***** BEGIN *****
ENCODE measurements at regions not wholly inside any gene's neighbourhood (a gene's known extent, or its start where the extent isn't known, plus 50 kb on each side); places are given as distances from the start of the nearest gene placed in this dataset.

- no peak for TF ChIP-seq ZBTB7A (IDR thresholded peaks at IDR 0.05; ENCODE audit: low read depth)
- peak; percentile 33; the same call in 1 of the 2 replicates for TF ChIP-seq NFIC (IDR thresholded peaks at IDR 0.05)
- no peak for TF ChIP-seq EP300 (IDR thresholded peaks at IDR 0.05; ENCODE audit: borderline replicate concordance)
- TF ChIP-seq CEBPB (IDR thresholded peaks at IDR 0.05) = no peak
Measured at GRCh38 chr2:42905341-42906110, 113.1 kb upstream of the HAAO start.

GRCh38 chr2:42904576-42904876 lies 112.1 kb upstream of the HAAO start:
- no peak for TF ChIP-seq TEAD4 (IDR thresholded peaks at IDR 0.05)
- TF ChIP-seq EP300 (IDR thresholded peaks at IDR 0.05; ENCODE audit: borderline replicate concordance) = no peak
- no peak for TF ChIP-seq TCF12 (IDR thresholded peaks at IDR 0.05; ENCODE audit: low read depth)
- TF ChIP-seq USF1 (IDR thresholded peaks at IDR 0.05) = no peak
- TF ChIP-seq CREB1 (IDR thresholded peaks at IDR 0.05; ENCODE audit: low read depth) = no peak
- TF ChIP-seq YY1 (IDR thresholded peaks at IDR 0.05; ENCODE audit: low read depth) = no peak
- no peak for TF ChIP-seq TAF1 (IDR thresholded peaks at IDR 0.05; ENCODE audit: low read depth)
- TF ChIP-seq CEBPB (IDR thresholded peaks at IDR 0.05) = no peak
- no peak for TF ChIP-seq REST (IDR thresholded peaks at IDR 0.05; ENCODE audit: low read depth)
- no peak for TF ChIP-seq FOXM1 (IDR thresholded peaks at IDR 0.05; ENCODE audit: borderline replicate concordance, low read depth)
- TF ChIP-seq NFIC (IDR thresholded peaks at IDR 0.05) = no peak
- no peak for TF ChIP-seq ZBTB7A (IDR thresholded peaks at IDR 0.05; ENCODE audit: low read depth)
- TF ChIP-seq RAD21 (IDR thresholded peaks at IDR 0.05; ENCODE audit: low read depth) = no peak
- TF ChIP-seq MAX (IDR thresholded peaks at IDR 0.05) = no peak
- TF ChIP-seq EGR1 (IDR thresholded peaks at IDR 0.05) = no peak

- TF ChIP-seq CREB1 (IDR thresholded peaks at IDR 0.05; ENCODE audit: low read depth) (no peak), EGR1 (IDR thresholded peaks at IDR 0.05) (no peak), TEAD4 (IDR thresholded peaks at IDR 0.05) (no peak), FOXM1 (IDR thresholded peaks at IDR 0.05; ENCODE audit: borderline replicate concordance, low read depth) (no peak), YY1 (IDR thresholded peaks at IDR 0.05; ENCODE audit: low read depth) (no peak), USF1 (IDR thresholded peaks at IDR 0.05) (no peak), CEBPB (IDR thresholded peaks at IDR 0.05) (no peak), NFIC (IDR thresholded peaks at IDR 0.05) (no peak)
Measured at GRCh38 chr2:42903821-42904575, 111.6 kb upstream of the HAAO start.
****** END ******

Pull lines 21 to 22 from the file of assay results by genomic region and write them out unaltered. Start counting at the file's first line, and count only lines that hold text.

- TF ChIP-seq MAX (IDR thresholded peaks at IDR 0.05) = no peak
- TF ChIP-seq EGR1 (IDR thresholded peaks at IDR 0.05) = no peak